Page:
Neither representatives nor staff were seen as being full members of the consumer movement but as a thing apart doing a role that reflected the theory of introducing the consumer interest into the thinking of state monopolies otherwise undisturbed by the notion of the customer interest. There were occasional efforts to gather them more into the wider consumer fold but an element of condescension always inhibited close and lasting relationships. More specifically, it is always difficult to bring together centralised, research-focused organisations with dispersed decentralised bodies with strong local and sectoral pre-occupations. They are different animals.

Their role changed post-privatisation from mitigating the effects of monopoly to that of mitigating the effects of unbridled competition. Their recruitment processes are immeasurably more open and there is even training - unheard of until fairly recently. The staff seem to have perked up a bit. Now the DTI is proposing to create Consumers Incorporated out of 7 bodies representing the consumer interest across a range of markets. The proposal is to take 4 of them and put them into the organisation Consumer Voice.

God Bless All who Sail in Her - the Launch of SS Consumer Interest

The National Consumer Council will be there to welcome the new joiners aboard this new consumer supertanker. Size will bring the usual benefits - more of a career path for staff is one. The usual arguments about economies of scale and better management and best practice are being trotted out.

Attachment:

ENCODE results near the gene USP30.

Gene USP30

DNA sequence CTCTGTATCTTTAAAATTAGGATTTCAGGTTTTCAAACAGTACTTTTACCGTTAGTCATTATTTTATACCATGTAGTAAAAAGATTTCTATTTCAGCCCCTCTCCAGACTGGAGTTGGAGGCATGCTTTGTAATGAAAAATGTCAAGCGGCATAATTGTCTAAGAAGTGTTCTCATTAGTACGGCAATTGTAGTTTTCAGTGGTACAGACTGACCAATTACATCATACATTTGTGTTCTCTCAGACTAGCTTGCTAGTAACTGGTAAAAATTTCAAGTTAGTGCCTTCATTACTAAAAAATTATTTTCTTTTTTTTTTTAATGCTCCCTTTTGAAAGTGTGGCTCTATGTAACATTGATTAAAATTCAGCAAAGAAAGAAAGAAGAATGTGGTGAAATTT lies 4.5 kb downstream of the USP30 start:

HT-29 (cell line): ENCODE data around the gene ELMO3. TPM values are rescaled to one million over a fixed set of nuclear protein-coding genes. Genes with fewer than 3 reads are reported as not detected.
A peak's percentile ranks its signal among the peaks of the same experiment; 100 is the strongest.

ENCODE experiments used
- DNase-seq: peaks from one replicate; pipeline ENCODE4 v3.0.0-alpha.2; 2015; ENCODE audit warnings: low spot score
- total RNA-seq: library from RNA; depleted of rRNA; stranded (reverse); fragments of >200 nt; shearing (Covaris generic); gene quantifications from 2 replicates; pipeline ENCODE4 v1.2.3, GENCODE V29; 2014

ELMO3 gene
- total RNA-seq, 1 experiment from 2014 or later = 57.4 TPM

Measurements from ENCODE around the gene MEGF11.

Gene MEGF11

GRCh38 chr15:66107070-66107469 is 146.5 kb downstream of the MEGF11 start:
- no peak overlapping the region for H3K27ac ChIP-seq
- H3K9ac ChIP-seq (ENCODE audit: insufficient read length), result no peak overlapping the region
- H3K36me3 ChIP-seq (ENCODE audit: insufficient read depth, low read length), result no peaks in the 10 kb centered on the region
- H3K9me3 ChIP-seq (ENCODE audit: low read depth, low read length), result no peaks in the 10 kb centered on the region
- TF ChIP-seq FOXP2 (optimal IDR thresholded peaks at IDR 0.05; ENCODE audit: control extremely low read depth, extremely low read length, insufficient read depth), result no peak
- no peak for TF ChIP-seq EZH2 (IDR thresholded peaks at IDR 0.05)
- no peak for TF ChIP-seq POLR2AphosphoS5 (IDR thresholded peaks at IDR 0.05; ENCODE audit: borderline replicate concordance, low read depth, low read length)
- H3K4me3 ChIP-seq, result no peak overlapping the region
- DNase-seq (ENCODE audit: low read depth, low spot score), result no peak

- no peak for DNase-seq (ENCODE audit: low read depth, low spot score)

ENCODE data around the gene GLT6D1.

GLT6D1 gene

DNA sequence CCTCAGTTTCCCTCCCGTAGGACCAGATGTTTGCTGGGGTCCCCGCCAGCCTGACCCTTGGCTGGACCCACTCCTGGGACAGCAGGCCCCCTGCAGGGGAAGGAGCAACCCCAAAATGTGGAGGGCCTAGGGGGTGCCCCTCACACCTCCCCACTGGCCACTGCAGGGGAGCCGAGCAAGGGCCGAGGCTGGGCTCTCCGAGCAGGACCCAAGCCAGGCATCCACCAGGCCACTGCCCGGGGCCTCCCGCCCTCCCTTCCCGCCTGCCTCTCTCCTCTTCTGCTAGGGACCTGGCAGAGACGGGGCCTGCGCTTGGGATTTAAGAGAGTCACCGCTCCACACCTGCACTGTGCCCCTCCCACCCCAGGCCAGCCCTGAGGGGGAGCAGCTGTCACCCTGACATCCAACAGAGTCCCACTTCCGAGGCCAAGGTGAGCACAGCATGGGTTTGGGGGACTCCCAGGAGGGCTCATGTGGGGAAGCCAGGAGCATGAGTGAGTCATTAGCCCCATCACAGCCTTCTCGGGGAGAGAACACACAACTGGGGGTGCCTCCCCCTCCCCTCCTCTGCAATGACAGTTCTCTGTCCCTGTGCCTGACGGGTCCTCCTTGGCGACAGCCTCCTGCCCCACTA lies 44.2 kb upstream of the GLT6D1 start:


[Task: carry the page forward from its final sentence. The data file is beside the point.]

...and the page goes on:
We will be sending in our views on this more formally later. Meantime I wanted to air a couple of concerns prompted by these institutional mergers.

No one on the Bridge

The first is whether the launch will make the position of captain of the new vessel any more interesting and attractive in future? Since the deaths of Michael Young and Sheila MacKechnie, the consumer world has been effectively leaderless. Many of those who worked in the consumer cause in the 50's and 60's are dead or retired and planning the next Consumers' Assocation 60's reunion party. It is understandable perhaps that after the sound and fury of the MacKechnie years that CA aka Which? Ltd opted for someone quieter as Director. However their silence says absence.